Worried he was about to be surrounded, Reno ordered his men to abandon the skirmish line and to fall back into the woods along the Little Big Horn River.  Even though the stream was barely 20 yards wide, Reno's flank would be temporarily secure. He immediately  began to make a new plan. but while Reno was speaking to an Indian scout named Bloody Knife, the man's head virtually exploded from a rifle round.  Reno was coated in the man's brains and blood. The Major lost control of himself. After issuing a dozen contradictory orders, with no warning or planning , Reno's ordered  his men to mount and retreat back across the river. The movement became a wild uncoordinated running fight, splashing through the water and followed by a desperate climb up the steep bluff.
At the top of what came to called Reno Hill, the major finally had a stroke of luck. His desperate men were met by Captain Fredrick Benteen and his 110 men. They had been sent off by Custer hours earlier to search for Indians to the south. They had found nothing, and, having heard nothing from Custer, were returning on Benteen's own initiative,....luckily at this exact moment. Shortly there after, Custer's entire ammunition supply, packed on mules, and guarded by a single company, also arrived at Reno's Hill.  There was still no sign of Custer, or of the 225 men under his command. But with the ammunition packs at least Reno's command could defend themselves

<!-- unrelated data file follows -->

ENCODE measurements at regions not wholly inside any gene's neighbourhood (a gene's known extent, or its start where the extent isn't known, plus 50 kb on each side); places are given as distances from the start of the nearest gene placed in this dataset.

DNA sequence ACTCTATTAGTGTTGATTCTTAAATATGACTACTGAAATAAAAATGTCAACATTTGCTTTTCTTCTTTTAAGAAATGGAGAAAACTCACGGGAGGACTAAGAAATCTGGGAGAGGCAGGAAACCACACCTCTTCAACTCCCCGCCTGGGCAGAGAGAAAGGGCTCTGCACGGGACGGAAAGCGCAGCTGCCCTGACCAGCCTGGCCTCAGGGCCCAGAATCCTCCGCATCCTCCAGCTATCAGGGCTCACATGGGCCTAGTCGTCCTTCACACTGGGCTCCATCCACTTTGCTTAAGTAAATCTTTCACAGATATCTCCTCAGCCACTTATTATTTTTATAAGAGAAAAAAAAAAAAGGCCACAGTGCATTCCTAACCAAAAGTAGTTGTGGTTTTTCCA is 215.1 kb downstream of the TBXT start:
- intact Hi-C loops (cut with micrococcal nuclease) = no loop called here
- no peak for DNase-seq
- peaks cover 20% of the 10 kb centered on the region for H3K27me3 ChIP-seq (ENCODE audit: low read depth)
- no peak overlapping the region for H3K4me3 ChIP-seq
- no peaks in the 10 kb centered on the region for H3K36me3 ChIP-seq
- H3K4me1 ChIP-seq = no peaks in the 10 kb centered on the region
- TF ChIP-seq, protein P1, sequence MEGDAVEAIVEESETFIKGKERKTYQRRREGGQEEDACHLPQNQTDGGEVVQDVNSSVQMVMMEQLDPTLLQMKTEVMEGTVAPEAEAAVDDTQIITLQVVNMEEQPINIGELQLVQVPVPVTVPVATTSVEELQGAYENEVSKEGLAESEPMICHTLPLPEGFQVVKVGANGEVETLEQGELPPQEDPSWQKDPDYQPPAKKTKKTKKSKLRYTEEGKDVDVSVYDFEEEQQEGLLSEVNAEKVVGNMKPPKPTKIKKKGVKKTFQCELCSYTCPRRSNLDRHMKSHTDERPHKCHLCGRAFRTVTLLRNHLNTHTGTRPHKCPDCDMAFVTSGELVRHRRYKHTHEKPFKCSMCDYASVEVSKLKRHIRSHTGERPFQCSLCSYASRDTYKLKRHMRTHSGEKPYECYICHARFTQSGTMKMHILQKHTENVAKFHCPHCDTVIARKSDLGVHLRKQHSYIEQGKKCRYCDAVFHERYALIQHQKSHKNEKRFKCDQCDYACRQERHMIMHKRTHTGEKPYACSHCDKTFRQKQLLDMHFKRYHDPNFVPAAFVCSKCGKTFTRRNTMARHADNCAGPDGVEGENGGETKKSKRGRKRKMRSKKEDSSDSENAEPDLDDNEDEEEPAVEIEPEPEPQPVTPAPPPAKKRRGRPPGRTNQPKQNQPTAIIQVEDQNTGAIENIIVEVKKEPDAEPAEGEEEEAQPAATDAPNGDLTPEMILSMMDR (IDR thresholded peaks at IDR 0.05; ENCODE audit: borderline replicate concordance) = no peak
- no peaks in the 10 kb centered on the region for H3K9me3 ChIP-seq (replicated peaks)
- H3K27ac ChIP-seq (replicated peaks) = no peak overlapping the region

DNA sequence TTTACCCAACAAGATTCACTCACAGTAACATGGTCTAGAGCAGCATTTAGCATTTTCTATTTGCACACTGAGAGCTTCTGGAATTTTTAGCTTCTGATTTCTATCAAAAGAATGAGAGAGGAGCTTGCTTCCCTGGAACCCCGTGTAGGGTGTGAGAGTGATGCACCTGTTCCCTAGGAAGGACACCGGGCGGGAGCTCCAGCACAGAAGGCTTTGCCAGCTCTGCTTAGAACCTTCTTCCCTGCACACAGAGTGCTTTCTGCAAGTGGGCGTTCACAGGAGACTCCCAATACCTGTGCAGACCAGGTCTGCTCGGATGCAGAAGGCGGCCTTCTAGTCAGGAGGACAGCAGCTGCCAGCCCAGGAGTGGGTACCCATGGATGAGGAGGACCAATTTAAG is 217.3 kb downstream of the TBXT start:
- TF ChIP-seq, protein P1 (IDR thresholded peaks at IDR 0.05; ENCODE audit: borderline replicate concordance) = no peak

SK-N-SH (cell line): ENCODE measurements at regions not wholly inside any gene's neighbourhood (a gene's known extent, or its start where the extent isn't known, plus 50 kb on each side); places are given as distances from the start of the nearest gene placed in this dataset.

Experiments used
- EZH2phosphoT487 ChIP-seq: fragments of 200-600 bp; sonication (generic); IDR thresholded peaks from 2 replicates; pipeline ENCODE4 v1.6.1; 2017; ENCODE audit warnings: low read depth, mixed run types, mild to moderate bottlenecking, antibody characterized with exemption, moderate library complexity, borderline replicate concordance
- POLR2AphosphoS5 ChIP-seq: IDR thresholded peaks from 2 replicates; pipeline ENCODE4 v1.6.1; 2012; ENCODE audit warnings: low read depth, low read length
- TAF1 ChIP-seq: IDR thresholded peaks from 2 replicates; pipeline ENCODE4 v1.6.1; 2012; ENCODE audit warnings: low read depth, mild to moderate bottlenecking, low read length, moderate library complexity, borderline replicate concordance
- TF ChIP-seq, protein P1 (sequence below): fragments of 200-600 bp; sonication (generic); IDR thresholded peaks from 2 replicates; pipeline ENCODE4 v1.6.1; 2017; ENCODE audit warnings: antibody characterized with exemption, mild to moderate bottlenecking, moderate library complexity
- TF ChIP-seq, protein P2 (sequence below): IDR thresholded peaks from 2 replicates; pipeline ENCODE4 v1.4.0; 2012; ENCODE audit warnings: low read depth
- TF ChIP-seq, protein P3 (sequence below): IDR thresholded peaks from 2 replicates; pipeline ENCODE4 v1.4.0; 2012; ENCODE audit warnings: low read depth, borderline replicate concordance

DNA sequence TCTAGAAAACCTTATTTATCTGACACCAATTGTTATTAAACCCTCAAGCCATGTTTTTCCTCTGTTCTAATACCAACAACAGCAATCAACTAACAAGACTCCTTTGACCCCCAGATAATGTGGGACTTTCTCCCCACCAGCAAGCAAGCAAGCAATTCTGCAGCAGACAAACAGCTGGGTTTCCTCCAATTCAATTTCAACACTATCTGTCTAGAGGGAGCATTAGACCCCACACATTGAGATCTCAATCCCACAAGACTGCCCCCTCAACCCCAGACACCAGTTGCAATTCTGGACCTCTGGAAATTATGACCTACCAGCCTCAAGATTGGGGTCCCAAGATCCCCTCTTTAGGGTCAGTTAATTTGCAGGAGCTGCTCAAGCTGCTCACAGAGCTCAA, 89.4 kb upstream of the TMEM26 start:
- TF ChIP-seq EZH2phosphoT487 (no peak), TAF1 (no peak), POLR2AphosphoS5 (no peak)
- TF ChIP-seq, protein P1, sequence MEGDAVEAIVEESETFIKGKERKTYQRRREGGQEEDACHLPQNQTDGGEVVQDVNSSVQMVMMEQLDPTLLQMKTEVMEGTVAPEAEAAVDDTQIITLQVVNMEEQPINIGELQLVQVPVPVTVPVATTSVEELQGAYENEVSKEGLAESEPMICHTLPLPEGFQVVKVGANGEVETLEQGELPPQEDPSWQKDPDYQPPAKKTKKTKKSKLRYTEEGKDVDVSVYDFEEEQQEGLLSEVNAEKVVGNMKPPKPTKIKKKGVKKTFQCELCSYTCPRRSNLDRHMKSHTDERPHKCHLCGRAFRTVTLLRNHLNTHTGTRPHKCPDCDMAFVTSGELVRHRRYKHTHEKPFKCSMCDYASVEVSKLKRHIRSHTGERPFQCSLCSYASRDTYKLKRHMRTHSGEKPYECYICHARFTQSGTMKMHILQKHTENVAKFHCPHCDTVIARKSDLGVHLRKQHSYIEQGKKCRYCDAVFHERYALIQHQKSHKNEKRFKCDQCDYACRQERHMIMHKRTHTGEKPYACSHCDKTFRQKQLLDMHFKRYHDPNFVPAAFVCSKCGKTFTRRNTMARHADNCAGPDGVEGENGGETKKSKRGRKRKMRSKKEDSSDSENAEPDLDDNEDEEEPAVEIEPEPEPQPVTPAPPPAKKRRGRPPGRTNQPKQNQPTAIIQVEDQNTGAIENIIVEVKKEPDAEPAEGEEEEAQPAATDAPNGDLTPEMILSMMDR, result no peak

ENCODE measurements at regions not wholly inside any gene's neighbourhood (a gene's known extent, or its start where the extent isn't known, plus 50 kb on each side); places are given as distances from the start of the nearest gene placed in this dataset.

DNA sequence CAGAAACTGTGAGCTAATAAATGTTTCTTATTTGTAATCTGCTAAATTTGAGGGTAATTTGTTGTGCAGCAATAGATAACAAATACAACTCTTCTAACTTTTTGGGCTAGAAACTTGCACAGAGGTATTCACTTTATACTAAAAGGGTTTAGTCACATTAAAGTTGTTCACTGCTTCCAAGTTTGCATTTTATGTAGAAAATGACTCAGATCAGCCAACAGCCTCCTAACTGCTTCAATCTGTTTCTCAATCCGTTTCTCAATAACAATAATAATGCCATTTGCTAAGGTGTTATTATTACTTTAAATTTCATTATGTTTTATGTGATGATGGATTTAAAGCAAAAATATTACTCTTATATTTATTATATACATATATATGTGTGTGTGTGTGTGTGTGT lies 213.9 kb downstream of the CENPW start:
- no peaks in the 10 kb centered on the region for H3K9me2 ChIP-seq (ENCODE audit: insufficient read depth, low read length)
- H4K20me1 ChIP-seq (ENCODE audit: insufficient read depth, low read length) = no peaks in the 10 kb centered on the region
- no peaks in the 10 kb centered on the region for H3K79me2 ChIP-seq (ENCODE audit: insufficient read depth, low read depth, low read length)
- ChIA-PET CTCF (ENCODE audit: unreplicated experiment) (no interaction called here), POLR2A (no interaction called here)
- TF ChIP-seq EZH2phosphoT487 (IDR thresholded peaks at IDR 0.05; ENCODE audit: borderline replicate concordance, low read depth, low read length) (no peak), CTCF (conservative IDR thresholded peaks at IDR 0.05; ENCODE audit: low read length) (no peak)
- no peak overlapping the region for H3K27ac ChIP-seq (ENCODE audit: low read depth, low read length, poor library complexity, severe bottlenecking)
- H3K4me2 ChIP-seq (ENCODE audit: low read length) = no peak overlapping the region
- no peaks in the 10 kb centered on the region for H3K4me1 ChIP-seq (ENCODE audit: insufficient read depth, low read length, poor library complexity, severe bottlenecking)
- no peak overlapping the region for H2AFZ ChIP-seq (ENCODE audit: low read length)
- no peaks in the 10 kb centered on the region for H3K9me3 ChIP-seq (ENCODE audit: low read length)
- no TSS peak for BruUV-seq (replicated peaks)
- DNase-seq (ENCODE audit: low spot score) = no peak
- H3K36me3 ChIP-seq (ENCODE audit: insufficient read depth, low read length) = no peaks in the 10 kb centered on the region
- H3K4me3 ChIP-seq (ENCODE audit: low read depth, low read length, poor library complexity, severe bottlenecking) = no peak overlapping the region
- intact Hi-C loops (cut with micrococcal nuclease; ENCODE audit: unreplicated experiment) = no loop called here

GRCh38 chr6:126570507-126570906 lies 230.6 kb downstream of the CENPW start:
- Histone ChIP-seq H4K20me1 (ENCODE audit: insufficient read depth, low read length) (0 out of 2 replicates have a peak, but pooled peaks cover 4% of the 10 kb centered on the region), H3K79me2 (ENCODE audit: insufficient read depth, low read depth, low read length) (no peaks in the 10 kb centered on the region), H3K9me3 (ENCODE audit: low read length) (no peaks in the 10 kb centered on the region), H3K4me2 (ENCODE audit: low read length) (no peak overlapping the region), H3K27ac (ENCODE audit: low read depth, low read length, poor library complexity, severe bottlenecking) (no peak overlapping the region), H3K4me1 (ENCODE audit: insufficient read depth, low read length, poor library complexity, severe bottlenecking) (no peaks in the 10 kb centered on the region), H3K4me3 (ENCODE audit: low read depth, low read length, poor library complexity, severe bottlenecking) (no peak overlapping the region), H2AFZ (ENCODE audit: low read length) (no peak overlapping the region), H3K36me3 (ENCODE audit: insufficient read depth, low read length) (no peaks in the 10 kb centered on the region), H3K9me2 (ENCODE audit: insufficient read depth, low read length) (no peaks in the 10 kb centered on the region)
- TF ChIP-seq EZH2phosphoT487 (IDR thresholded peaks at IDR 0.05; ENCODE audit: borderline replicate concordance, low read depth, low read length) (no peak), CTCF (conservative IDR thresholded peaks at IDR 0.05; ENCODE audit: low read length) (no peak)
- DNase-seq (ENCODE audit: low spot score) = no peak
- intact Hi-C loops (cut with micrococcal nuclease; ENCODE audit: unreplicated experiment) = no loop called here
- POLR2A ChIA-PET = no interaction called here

For three days Reno, Benteen and their men, held off Indian snipping and attacks. The wounded suffered under the summer sun, and a few men braved the constant snipping to crawl down to the Little Big Horn for water. (View if LBH valley from Reno Hill). The ordeal came to an end only when another supporting column appeared, from the north. Given a choice of fighting or running, as usual, the Indians retreated. And once they did, Custer's butchered command was discovered, on a rise renamed "Last Stand Hill".
Frederick Whittaker's book, and the public outcry which followed it, attempted to shift blame for the disaster off Custer and lay it in Reno. The criticism mounted day by day. Eventually Reno was forced to ask for, and received a Court of Inquiry (not a Court Martial) on his conduct at Little Big Horn. This cleared his name and revealed the character of the people Whittaker had relied on for his version of the battle. But it made little difference to the general public who declared the inquiry a whitewash. Custer was a hero, the subject of paintings and legends. And that was the way it was, whatever the reality.